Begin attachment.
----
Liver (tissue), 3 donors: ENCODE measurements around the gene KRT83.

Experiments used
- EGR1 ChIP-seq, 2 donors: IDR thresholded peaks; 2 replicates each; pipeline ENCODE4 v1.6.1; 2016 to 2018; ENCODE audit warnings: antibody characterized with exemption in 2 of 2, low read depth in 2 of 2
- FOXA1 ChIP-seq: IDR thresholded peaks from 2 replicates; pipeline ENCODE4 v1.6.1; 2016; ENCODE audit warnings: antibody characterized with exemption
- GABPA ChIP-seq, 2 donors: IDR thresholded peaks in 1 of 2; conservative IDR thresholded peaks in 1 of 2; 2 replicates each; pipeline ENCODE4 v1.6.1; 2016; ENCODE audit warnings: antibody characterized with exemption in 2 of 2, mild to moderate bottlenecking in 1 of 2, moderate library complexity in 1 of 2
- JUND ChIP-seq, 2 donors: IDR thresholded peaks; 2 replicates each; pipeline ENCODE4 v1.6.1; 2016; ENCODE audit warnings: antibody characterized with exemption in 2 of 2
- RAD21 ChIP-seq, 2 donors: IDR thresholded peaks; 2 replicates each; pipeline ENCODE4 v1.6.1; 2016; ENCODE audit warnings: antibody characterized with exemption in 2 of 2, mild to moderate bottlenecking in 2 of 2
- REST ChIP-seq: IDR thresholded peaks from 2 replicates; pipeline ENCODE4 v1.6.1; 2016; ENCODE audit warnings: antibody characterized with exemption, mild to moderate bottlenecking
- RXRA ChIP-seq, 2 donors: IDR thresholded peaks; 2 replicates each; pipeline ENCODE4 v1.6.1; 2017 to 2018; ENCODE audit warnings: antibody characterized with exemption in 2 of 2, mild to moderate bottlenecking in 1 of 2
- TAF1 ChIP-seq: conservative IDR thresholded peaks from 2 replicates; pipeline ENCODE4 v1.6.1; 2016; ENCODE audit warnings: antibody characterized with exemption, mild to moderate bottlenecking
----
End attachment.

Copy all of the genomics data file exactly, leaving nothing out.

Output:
Liver (tissue), 3 donors: ENCODE measurements around the gene KRT83.

Experiments used
- EGR1 ChIP-seq, 2 donors: IDR thresholded peaks; 2 replicates each; pipeline ENCODE4 v1.6.1; 2016 to 2018; ENCODE audit warnings: antibody characterized with exemption in 2 of 2, low read depth in 2 of 2
- FOXA1 ChIP-seq: IDR thresholded peaks from 2 replicates; pipeline ENCODE4 v1.6.1; 2016; ENCODE audit warnings: antibody characterized with exemption
- GABPA ChIP-seq, 2 donors: IDR thresholded peaks in 1 of 2; conservative IDR thresholded peaks in 1 of 2; 2 replicates each; pipeline ENCODE4 v1.6.1; 2016; ENCODE audit warnings: antibody characterized with exemption in 2 of 2, mild to moderate bottlenecking in 1 of 2, moderate library complexity in 1 of 2
- JUND ChIP-seq, 2 donors: IDR thresholded peaks; 2 replicates each; pipeline ENCODE4 v1.6.1; 2016; ENCODE audit warnings: antibody characterized with exemption in 2 of 2
- RAD21 ChIP-seq, 2 donors: IDR thresholded peaks; 2 replicates each; pipeline ENCODE4 v1.6.1; 2016; ENCODE audit warnings: antibody characterized with exemption in 2 of 2, mild to moderate bottlenecking in 2 of 2
- REST ChIP-seq: IDR thresholded peaks from 2 replicates; pipeline ENCODE4 v1.6.1; 2016; ENCODE audit warnings: antibody characterized with exemption, mild to moderate bottlenecking
- RXRA ChIP-seq, 2 donors: IDR thresholded peaks; 2 replicates each; pipeline ENCODE4 v1.6.1; 2017 to 2018; ENCODE audit warnings: antibody characterized with exemption in 2 of 2, mild to moderate bottlenecking in 1 of 2
- TAF1 ChIP-seq: conservative IDR thresholded peaks from 2 replicates; pipeline ENCODE4 v1.6.1; 2016; ENCODE audit warnings: antibody characterized with exemption, mild to moderate bottlenecking